Total ad revenue generated by Twitter increased 110% to $664.9m in the year to 31 December.
Earnings before interest, taxes, depreciation and amortisation grew 256% year-on-year to $75m. Operating expenses such as marketing and research and development meant Twitter posted a full-year net loss of $645m.
In the UK, Twitter generated $23.5 million (£14.1m) in the last three months, and $43.1m (£25.7m) in the previous nine months.
However, Twitter's average ad rate has been declining since 2012. It’s down 81% from that point, according to data compiled by Quartz from regulatory filings.
Twitter concedes rates have been falling because its inventory—the supply of available space to advertise on Twitter—is increasing. It also says that lower rates appeal to small businesses and international advertisers.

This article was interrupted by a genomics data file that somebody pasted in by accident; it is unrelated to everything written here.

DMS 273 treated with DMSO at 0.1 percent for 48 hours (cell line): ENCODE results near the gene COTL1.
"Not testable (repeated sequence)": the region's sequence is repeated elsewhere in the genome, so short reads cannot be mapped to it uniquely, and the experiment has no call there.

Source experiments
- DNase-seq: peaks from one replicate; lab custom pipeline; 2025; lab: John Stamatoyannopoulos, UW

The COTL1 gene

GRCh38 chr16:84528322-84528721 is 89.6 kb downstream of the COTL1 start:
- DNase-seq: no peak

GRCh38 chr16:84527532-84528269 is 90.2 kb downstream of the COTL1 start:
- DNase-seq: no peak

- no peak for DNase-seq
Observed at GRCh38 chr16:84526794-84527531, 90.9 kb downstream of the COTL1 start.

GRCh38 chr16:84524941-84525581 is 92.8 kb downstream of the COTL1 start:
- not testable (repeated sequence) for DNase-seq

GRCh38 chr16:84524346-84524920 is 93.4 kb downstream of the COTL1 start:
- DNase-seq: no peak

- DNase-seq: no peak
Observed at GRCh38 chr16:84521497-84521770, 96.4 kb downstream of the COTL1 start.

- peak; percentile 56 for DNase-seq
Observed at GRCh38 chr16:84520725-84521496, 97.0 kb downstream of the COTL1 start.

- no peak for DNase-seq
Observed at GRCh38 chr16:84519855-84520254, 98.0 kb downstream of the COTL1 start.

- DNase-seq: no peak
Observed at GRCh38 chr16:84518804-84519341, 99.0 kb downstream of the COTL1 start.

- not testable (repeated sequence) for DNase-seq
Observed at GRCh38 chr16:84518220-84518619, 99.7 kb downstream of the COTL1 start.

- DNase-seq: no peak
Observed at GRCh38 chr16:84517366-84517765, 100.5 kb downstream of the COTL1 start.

Twitter added in its annual report filing with the US Securities and Exchange Commission that the company faces "significant competition for advertiser spend".
It noted: "The substantial majority of our revenue is generated from the sale of advertising services, and we compete against online and mobile businesses and traditional media outlets, such as television, radio and print, for spending on advertising.
"We believe that our ability to compete effectively for advertiser spend depends upon many factors, including the size and composition of our user base; our ad targeting capabilities; the timing and market acceptance of our advertising services; our marketing and selling efforts; the return our advertisers receive from our advertising services; and our reputation and the strength of our brand."
In its report, Twitter noted that the lower cost of its Promoted Products services has made it more attractive for small and medium sized businesses to promote their brands, products and services and amplify their visibility and reach on Twitter.
Increasingly, it's the Interest Graph of Twitter users that are most valuable for advertisers, enabling them to target in real-time based on their interests - garnered through who they are following and retweeting.
The article first appeared on campaignlive.co.uk